Make sure you consider these steps along the way in your no-code automation journey
When building an automation program, it’s easy to envision the potential of applying technology to many disparate processes, systems, or departments. But to get there, you’ll need to have a proper plan and clear KPIs that measure success and align with corporate goals.
Here is a brief introduction to best practices for automation projects from our no-code implementation playbook.
Identify ownership, stakeholders and governance
A majority (78%) of organizations surveyed in Catalytic’s data study said they take a centralized approach to automation, where the purchase decision and implementation is owned by a single team—usually the C-suite or IT. Only 22% distribute this responsibility across departments and teams, with multiple stakeholders across the organization.
However, those companies with a distributed approach saw a higher likelihood of employees believing their automations were more successful and scalable ahead of industry peers.
"The label is less important than making sure there is structure in place that works for your company..."
The bottom line: The more stakeholders you involve throughout your automation journey—from C-suite down to frontline managers—the better you'll be able to meet everyone's automation needs and reduce burden on IT.
When you have your stakeholders, start to map out roles and responsibilities to create a governance framework. Explore types of governance structures—like federated, decentralized, Center of Excellence—or come up with your own.
The label is less important than making sure there is structure in place that works for your company in preparation for support, training, roadmap building, automating and driving scale, adoption and continuous improvement that will cross organizational boundaries.
Spend time on process discovery and reengineering
Now, how to decide what you are actually going to automate? With your group of stakeholders, you can begin to brainstorm.
For processes that already exist, consider a bit of reengineering. Automating an inefficient process doesn’t make it efficient. In fact, automation will only highlight the inherent weaknesses in your operations.
Many companies are putting in the legwork necessary to maximize the ROI of automation technology by pulling in process experts in tandem with automation efforts. In a 2020 Forrester survey of process professionals, more than 29% planned to increase the use of Lean/Six Sigma to support process improvement efforts.
Select key performance metrics
It’s important to identify target Key Performance Indicators before implementing the technology. That way you can track automation success from the beginning, then on a month-to-month or quarterly basis to see the data-driven evidence of your automated workflows’ effectiveness, ROI and opportunities to improve.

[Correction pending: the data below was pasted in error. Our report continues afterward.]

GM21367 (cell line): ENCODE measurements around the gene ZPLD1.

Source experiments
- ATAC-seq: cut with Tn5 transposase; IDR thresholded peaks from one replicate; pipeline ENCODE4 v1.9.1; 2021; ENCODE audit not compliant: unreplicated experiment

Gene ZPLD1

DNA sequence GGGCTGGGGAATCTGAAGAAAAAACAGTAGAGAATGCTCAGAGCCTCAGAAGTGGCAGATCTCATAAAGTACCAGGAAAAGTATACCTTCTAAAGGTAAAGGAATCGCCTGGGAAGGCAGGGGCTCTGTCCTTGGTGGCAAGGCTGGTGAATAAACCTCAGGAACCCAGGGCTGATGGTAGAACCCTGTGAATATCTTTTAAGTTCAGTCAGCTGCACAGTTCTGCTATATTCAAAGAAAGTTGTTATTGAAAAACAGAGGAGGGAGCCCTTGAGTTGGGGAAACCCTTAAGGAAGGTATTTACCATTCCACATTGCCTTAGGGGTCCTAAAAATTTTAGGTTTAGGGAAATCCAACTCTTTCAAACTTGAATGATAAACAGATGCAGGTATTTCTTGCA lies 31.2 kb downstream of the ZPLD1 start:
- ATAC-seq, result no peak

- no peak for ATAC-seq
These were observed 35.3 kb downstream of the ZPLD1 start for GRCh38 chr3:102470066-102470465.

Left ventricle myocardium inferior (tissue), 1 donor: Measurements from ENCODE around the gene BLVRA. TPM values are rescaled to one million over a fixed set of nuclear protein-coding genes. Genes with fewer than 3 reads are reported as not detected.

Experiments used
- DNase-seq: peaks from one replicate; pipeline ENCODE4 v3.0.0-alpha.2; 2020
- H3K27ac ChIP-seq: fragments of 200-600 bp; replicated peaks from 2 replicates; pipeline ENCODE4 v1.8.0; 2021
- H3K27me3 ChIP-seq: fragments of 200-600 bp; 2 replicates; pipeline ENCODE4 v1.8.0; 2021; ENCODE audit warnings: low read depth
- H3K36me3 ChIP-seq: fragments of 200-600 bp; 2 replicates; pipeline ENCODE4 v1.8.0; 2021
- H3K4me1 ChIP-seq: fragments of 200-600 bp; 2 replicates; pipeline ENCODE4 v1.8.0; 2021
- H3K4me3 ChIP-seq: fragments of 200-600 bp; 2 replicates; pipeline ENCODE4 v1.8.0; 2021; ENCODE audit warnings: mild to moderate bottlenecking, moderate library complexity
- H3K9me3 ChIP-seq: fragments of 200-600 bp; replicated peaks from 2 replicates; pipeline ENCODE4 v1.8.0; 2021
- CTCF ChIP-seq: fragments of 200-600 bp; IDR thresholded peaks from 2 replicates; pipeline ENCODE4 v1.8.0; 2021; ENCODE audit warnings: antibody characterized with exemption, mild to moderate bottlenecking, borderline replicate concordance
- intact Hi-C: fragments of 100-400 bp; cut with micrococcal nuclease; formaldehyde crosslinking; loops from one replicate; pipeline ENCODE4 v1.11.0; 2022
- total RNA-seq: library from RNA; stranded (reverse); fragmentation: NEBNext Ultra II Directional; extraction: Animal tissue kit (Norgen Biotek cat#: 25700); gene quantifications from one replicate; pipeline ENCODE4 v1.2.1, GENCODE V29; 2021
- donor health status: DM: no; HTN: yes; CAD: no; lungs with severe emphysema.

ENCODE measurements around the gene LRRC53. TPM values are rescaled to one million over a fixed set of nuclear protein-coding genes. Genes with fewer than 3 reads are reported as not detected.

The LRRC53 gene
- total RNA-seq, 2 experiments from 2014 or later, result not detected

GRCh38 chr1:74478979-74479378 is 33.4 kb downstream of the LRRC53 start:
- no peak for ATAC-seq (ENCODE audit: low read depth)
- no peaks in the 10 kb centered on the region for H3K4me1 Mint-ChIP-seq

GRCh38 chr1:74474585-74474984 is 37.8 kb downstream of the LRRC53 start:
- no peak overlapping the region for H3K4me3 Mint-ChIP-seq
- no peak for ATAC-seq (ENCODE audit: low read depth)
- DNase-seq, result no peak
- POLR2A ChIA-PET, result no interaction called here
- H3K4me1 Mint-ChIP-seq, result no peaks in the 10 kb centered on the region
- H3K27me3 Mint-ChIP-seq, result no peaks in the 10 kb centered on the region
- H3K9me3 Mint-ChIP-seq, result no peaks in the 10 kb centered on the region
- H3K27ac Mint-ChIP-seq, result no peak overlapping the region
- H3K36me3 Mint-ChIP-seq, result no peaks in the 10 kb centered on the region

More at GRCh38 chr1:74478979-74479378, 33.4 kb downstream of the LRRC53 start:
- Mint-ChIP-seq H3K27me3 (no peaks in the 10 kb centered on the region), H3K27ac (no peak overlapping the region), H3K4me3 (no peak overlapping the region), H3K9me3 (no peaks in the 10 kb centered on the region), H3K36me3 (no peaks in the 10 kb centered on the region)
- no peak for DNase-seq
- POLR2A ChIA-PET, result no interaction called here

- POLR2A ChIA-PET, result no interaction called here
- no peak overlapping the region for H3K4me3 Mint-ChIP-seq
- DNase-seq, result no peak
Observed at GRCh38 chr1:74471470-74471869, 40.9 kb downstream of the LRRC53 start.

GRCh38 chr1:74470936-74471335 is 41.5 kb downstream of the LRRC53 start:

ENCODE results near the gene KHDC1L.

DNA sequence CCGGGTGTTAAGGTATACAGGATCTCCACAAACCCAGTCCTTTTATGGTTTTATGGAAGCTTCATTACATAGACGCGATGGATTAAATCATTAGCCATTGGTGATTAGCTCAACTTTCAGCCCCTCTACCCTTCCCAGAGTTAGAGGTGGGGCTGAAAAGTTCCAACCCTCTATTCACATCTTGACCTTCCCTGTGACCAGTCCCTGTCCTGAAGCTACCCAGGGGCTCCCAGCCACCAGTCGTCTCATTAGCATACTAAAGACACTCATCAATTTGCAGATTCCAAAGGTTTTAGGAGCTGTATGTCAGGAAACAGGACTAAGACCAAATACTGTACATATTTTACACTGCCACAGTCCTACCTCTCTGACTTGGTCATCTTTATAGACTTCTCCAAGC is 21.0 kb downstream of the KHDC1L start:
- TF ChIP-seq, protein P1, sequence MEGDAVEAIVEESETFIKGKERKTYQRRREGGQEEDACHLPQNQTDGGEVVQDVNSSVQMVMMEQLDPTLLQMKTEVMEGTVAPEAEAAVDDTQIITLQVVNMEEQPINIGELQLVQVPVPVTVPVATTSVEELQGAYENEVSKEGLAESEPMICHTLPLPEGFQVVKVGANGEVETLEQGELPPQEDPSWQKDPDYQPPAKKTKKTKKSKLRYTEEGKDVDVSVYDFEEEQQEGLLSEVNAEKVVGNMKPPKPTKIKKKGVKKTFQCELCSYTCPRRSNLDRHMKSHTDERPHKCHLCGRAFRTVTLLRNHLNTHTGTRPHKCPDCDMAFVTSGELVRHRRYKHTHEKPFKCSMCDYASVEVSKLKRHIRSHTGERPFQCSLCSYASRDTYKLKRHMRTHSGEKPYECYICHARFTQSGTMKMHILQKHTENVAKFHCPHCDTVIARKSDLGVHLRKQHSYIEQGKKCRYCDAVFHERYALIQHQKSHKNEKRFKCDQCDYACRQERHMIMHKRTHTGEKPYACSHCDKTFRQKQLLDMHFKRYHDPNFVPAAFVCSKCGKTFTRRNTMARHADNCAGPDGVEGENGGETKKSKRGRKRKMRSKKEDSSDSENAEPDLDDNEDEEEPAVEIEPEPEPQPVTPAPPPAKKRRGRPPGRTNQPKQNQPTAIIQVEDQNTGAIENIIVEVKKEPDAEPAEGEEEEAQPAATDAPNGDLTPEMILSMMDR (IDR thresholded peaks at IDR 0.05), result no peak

Here are some sample KPIs to consider:
- Employee productivity/output
- Cost savings
- Employee satisfaction
- Customer satisfaction
Whether qualitative, quantitative—or both—define what success looks like to you. Measuring the success of an automation program upfront is one of the often overlooked steps in the journey.
Prioritize use cases and build
When you have your stakeholders, list of use cases and success criteria, it’s time to prioritize which processes to tackle first, then get to work on building.
Typically, you’ll want to give priority to use cases that have the highest level of business urgency and potential impact on your KPIs and the lowest amount of building effort.
Create your ideal timeline for building, testing and deployment and key benchmarks for progress. With the right no-code tool, drafting, testing, versioning, review and publish controls will be built in.
Consider change management and employee buy-in
More than 90% of employees report they are familiar with the concept of automation, and a majority believe it will make their jobs easier. This implies a better understanding of the concept and more ubiquitous adoption across industries.
But Catalytic finds that employees who were hesitant with the concept or who were not interested in using it in their own roles knew very little about it due to a lack of top-down communication.
"More than 90% of employees report they are familiar with the concept of automation, and a majority believe it will make their jobs easier."
Build your key messages and link them to the company goals. What are the changes, what is the timing, and most importantly, what does the change mean to the audience? It is critical that you share the "what does it mean to me?" Your audience is thinking it and likely will ask.
Break your message into manageable chunks in the forms that fit your culture best. Whether that means all-hands meetings, emails, slides, blog posts, executive updates, Slack announcements, or a combo of it all, make sure these pieces are chosen thoughtfully to rally the whole team behind you.
Make continuous improvements
Traditionally, many automation programs approach use cases as project-based implementations with a defined “finish line.” Aside from requiring some updates and maintenance, changes and continuous improvements of these types of technologies are very difficult once built.
That’s no longer the case. With the right no-code workflow automation platform and insights from your KPIs, your success framework should be more like a cycle that has continuous improvement as the goal that closes the loop.
Make sure your team not only has the resources to dedicate to building new solutions, but that they set aside time for advancing existing workflows, so your program can easily stay agile to feedback, new market conditions, organizational changes, and opportunities to innovate.